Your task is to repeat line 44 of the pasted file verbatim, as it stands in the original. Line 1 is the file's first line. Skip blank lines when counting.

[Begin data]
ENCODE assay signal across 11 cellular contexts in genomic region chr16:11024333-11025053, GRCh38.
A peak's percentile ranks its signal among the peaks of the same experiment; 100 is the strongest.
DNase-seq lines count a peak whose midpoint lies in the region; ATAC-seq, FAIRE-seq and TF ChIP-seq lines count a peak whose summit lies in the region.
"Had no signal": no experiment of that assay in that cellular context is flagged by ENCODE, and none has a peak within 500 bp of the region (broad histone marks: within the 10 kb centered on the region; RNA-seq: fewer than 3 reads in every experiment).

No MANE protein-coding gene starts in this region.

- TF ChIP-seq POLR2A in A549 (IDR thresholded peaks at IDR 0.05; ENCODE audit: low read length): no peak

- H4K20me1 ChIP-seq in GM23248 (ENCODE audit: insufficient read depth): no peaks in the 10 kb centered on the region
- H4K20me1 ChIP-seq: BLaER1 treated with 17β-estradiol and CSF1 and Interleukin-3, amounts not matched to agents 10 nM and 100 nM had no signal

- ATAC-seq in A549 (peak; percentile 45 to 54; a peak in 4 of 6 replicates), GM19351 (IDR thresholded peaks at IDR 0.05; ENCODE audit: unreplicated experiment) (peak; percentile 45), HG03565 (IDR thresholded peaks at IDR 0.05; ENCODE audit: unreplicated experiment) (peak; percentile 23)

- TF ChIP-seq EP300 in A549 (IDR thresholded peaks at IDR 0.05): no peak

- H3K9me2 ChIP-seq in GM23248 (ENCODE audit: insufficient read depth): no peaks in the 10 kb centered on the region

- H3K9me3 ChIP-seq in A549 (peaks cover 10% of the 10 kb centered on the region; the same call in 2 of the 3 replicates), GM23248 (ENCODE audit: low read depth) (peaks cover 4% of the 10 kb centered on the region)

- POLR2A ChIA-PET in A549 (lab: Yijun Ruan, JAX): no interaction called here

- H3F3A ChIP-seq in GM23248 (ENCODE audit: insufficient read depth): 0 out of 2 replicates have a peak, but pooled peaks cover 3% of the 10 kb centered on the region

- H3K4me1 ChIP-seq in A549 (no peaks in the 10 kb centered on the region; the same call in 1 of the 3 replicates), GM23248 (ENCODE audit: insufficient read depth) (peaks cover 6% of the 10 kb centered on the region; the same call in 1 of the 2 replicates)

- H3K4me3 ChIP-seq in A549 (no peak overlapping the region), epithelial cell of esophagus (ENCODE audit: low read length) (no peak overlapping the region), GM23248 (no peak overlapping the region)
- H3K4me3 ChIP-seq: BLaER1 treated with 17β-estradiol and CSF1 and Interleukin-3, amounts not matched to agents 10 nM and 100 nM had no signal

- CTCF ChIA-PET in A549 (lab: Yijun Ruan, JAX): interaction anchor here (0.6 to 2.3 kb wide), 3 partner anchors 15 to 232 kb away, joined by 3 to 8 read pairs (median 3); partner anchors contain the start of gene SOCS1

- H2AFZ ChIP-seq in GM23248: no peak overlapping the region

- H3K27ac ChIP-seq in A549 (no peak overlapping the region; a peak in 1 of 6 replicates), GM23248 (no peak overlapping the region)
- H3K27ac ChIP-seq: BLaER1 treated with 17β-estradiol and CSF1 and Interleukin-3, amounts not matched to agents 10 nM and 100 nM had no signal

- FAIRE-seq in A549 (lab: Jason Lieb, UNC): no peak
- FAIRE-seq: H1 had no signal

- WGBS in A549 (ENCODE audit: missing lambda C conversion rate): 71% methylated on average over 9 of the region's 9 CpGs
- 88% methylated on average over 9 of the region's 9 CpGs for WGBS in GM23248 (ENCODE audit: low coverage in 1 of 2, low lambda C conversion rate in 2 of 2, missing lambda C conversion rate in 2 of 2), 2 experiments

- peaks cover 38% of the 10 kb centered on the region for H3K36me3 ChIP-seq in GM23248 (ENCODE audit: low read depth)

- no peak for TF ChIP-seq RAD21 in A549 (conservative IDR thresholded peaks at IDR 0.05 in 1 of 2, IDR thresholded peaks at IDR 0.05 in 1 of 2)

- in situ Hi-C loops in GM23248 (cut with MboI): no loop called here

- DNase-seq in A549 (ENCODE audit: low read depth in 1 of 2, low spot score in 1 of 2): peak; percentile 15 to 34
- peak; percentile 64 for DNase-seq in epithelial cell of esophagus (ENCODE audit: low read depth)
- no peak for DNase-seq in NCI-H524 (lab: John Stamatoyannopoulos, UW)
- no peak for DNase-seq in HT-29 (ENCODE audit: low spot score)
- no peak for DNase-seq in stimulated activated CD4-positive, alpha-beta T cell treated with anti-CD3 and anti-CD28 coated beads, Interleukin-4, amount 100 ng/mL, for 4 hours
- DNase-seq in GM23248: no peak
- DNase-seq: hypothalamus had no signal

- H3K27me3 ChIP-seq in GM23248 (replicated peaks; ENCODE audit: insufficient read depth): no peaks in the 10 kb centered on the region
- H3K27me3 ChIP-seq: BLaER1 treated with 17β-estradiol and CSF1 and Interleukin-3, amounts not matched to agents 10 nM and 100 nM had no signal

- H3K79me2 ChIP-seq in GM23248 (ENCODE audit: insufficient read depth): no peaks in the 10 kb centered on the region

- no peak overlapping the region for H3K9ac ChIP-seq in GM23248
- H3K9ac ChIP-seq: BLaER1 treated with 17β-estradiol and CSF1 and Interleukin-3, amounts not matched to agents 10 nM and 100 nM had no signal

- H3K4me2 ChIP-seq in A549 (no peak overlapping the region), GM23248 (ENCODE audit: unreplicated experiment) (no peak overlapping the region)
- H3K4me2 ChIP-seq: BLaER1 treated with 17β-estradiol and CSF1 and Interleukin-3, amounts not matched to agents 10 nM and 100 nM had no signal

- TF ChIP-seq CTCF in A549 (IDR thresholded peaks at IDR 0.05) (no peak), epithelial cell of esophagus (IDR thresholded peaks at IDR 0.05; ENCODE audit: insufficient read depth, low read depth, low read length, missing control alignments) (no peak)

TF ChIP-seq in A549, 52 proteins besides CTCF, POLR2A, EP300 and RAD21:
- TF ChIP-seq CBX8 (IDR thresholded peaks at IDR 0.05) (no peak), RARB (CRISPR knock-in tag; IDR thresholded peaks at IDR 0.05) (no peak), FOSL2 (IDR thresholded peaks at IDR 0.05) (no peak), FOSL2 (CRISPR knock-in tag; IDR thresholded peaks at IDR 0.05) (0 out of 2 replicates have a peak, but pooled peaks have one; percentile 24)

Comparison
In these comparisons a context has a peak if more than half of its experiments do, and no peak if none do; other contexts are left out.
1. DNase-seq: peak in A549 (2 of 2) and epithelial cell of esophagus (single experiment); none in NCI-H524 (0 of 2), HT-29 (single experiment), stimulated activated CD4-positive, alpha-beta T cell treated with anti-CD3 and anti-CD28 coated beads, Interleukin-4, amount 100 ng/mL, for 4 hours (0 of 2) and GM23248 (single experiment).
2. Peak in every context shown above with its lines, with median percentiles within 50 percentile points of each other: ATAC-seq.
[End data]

TF ChIP-seq in A549, 52 proteins besides CTCF, POLR2A, EP300 and RAD21: